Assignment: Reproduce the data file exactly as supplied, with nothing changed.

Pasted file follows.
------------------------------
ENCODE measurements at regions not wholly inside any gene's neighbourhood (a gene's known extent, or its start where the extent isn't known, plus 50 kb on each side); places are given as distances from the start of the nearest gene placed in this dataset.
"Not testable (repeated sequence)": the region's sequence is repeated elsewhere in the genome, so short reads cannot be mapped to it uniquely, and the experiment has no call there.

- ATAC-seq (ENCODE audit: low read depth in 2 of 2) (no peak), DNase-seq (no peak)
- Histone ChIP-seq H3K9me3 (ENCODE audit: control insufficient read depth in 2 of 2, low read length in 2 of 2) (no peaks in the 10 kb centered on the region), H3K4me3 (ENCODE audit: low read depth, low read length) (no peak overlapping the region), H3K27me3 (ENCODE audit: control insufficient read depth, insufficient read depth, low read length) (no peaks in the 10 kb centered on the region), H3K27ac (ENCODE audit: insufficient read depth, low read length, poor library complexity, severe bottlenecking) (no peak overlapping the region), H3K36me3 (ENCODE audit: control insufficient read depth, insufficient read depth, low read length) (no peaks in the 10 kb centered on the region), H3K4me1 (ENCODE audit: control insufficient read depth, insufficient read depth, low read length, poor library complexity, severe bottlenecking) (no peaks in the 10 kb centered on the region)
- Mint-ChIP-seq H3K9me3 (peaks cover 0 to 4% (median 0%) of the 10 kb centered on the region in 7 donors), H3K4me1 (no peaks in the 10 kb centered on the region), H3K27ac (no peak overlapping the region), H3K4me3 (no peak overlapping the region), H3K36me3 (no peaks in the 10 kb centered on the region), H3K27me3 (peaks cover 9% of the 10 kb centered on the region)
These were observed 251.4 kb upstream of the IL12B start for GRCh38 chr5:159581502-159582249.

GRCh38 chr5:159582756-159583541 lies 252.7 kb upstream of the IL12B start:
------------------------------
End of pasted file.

ENCODE measurements at regions not wholly inside any gene's neighbourhood (a gene's known extent, or its start where the extent isn't known, plus 50 kb on each side); places are given as distances from the start of the nearest gene placed in this dataset.
"Not testable (repeated sequence)": the region's sequence is repeated elsewhere in the genome, so short reads cannot be mapped to it uniquely, and the experiment has no call there.

- ATAC-seq (ENCODE audit: low read depth in 2 of 2) (no peak), DNase-seq (no peak)
- Histone ChIP-seq H3K9me3 (ENCODE audit: control insufficient read depth in 2 of 2, low read length in 2 of 2) (no peaks in the 10 kb centered on the region), H3K4me3 (ENCODE audit: low read depth, low read length) (no peak overlapping the region), H3K27me3 (ENCODE audit: control insufficient read depth, insufficient read depth, low read length) (no peaks in the 10 kb centered on the region), H3K27ac (ENCODE audit: insufficient read depth, low read length, poor library complexity, severe bottlenecking) (no peak overlapping the region), H3K36me3 (ENCODE audit: control insufficient read depth, insufficient read depth, low read length) (no peaks in the 10 kb centered on the region), H3K4me1 (ENCODE audit: control insufficient read depth, insufficient read depth, low read length, poor library complexity, severe bottlenecking) (no peaks in the 10 kb centered on the region)
- Mint-ChIP-seq H3K9me3 (peaks cover 0 to 4% (median 0%) of the 10 kb centered on the region in 7 donors), H3K4me1 (no peaks in the 10 kb centered on the region), H3K27ac (no peak overlapping the region), H3K4me3 (no peak overlapping the region), H3K36me3 (no peaks in the 10 kb centered on the region), H3K27me3 (peaks cover 9% of the 10 kb centered on the region)
These were observed 251.4 kb upstream of the IL12B start for GRCh38 chr5:159581502-159582249.

GRCh38 chr5:159582756-159583541 lies 252.7 kb upstream of the IL12B start: